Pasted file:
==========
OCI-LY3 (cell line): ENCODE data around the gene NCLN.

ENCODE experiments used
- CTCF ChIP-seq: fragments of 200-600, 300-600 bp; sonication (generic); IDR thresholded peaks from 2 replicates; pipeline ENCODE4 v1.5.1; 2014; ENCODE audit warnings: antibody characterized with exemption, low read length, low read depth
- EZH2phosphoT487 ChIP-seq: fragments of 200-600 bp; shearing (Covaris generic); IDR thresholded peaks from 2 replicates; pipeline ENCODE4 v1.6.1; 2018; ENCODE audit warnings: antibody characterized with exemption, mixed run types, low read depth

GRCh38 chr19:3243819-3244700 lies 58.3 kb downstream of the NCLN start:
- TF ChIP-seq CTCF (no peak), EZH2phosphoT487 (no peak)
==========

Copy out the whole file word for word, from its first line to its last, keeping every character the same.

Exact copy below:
OCI-LY3 (cell line): ENCODE data around the gene NCLN.

ENCODE experiments used
- CTCF ChIP-seq: fragments of 200-600, 300-600 bp; sonication (generic); IDR thresholded peaks from 2 replicates; pipeline ENCODE4 v1.5.1; 2014; ENCODE audit warnings: antibody characterized with exemption, low read length, low read depth
- EZH2phosphoT487 ChIP-seq: fragments of 200-600 bp; shearing (Covaris generic); IDR thresholded peaks from 2 replicates; pipeline ENCODE4 v1.6.1; 2018; ENCODE audit warnings: antibody characterized with exemption, mixed run types, low read depth

GRCh38 chr19:3243819-3244700 lies 58.3 kb downstream of the NCLN start:
- TF ChIP-seq CTCF (no peak), EZH2phosphoT487 (no peak)